ClickMagick supports industry-standard “tracking pixels” to help you track conversions and goals within your sales funnel.
For example, if you’re asking for an email address in an opt-in page, and the Thank You page for the email opt-in is displayed, then you know that the email address was entered and accepted. If you install a tracking pixel or piece of tracking code in the Thank You page, then when the page it displayed, it can report the results back to ClickMagick.
The “trick” is in installing the tracking pixel in the right place on the page and that’s what we’re going cover here.
Tracking Pixels vs. Tracking Code
Strictly speaking, a traditional tracking “pixel” is a piece of HTML code that displays a single dot on the screen, and in computer terminology, a single dot is called a “pixel,” short for “picture element.” The pixel is displayed using the “image” tag of the HTML markup language and looks like this:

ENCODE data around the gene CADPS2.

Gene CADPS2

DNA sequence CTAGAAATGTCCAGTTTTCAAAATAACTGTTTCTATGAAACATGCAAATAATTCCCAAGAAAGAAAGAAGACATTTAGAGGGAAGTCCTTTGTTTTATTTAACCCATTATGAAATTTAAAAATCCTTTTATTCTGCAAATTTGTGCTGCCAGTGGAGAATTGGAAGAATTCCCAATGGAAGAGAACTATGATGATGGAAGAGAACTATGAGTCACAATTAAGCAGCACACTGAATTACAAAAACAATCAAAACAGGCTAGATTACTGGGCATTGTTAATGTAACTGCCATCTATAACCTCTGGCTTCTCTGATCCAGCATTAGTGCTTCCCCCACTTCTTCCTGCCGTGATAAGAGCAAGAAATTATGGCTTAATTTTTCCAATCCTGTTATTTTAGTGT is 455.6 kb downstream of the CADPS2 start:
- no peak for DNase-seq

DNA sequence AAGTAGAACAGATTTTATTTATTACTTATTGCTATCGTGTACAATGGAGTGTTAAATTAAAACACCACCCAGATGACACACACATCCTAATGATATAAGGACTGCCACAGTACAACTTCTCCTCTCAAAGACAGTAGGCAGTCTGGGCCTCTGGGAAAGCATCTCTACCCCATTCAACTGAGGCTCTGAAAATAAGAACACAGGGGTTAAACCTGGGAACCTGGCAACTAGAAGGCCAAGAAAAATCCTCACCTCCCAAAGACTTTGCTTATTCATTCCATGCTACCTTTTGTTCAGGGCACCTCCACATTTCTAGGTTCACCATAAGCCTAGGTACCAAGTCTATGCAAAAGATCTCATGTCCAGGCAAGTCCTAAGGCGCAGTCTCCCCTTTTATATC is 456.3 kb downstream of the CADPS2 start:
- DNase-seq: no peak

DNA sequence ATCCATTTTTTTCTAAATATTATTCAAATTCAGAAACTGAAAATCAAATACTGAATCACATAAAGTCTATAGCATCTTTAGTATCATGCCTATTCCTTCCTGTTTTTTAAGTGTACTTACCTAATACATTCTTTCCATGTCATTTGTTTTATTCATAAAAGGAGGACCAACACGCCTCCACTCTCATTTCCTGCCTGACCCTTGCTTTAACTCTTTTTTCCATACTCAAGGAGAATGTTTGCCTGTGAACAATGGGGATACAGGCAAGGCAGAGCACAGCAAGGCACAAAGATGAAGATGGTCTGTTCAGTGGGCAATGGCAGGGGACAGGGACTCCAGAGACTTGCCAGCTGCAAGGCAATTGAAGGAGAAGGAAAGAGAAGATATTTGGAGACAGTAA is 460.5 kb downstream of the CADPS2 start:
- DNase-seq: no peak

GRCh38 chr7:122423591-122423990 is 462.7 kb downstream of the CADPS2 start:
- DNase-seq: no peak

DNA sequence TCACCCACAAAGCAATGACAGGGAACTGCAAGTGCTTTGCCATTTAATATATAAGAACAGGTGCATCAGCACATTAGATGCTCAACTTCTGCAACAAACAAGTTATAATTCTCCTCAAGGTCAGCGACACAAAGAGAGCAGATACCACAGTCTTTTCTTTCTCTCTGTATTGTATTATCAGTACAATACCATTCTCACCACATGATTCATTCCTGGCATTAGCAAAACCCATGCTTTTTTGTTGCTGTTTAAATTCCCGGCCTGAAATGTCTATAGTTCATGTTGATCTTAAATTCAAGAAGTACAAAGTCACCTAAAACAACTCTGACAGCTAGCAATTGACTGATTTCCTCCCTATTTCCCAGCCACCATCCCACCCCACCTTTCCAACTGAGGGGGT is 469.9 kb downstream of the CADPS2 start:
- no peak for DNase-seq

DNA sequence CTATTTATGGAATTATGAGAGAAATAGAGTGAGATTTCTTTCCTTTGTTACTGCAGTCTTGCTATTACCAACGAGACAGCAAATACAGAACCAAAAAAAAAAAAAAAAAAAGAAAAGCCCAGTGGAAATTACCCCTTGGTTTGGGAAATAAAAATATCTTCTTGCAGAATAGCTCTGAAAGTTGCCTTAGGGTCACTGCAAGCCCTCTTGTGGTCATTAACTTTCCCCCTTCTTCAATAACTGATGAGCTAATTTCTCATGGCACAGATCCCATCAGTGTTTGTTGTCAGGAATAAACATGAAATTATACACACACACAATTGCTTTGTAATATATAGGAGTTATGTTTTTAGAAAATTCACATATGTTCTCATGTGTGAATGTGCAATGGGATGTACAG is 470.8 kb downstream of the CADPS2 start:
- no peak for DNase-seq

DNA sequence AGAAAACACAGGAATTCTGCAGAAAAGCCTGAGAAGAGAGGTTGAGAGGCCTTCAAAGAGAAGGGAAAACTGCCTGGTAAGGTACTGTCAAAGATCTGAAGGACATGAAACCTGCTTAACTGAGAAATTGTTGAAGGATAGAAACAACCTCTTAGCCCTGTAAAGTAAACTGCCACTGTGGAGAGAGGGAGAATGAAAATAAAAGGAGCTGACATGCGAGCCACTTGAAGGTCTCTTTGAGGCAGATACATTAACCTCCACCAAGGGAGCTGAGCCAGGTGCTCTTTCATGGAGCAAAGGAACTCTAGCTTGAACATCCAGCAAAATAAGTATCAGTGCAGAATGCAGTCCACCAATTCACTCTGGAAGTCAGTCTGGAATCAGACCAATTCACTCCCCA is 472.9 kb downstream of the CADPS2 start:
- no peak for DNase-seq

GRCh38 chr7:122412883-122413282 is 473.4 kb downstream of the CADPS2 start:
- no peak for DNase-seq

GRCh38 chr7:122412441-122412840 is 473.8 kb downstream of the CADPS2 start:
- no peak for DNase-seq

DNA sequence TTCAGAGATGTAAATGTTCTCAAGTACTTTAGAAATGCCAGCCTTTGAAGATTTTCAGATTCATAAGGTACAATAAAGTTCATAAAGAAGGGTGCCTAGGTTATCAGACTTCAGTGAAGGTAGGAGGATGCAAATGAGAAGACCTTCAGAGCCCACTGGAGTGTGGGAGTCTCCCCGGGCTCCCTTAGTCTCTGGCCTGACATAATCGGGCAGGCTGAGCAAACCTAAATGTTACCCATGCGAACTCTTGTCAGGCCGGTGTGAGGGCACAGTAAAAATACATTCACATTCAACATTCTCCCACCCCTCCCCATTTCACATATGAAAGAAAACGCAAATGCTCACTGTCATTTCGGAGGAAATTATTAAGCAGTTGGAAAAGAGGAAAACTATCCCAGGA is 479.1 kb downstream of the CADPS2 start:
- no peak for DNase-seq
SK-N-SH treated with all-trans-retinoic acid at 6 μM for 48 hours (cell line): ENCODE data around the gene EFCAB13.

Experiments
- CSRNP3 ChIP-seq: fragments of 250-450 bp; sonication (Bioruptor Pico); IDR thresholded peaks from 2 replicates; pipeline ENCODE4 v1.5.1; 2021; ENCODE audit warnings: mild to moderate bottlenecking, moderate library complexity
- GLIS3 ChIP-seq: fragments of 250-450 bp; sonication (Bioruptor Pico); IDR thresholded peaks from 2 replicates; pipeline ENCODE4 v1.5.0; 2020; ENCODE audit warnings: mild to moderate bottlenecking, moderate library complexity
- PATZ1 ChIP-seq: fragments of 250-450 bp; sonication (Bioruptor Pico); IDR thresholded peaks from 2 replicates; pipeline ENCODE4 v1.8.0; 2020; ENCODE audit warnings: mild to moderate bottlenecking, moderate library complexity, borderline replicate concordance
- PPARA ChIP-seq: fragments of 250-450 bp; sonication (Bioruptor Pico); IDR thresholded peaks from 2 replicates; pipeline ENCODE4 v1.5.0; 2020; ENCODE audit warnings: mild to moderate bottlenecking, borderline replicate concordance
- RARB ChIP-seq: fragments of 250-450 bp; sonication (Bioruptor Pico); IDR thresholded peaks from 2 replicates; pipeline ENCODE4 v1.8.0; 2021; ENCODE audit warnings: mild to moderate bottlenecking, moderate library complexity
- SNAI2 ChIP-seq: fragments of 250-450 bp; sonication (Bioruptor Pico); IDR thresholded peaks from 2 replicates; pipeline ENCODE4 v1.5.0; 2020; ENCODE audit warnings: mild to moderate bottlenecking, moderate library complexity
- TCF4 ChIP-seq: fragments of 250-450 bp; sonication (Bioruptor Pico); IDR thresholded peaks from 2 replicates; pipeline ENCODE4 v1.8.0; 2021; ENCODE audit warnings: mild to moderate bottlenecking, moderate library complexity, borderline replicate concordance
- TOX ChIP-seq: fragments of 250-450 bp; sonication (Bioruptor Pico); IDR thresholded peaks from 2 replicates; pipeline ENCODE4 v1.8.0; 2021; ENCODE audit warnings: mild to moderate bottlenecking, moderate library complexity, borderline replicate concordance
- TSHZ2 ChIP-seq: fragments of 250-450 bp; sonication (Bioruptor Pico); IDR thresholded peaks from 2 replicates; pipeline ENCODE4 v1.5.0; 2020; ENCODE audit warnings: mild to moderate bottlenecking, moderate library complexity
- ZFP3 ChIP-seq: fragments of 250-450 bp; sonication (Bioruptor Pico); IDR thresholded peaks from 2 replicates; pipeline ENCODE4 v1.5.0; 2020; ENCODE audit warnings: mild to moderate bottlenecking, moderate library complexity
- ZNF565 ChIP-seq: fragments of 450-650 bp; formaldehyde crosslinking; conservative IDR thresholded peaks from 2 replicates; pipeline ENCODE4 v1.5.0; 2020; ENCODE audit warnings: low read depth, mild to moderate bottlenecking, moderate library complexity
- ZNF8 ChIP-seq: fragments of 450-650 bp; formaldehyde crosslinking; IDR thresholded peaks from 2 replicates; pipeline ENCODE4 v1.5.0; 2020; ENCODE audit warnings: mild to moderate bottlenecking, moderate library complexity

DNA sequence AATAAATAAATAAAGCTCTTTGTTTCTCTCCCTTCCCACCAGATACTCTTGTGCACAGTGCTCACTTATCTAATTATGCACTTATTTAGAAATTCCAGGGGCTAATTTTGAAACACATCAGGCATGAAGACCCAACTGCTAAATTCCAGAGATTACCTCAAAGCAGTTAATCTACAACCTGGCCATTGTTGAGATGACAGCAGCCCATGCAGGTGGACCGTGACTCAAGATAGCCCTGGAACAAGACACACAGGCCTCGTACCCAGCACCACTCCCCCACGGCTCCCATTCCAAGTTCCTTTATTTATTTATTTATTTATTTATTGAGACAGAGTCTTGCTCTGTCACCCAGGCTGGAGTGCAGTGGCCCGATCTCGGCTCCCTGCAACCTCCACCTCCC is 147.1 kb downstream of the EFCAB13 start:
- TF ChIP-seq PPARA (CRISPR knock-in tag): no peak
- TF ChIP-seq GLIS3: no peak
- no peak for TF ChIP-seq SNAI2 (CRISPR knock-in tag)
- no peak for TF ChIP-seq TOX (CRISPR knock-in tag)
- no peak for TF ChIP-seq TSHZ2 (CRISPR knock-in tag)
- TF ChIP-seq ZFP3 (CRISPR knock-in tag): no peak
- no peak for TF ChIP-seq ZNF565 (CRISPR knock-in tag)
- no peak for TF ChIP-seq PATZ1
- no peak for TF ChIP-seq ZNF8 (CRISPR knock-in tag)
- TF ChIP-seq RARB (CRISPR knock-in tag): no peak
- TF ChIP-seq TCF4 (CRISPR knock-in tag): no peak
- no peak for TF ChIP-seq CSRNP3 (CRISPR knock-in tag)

<img src="..." height="1" width="1" />
Because a pixel is a display element, it must be inserted in the “body” section of your web page which will be explained in just a moment.
<script> ...code... </script>
Tracking code can legally be included anywhere on the web page, but depending on what the code does, you may have to insert it in specific places for it to work as intended.
Tip: ClickMagick’s Pixel Builder makes it easy to create tracking pixels. You can always find the Pixel Builder in the Tools menu.
The Structure of an HTML Page
With that background, a typical HTML page has this structure behind the scenes:
... all display elements
Because traditional HTML tracking pixels are display elements, they must go in the “body” section, between the <body> and </body> tags, and for best performance, you’ll want to place them as close as possible to the top <body> tag. That way, if the page loads slowly and the user clicks away before the page is fully loaded, the tracking pixel has a better chance of being loaded before the page disappears.
If you’re editing directly in HTML, you can install your tracking pixels or tracking code by simply pasting them between the correct HTML tags for what you’re trying to do.
Tip: If you can’t edit your web pages directly in HTML, you’ll need to add your tracking pixels and tracking code using the page settings of the Page Builder or affiliate network you’re working with. Every system is different so we have a separate article that can help you find where to enter these settings for your specific situation: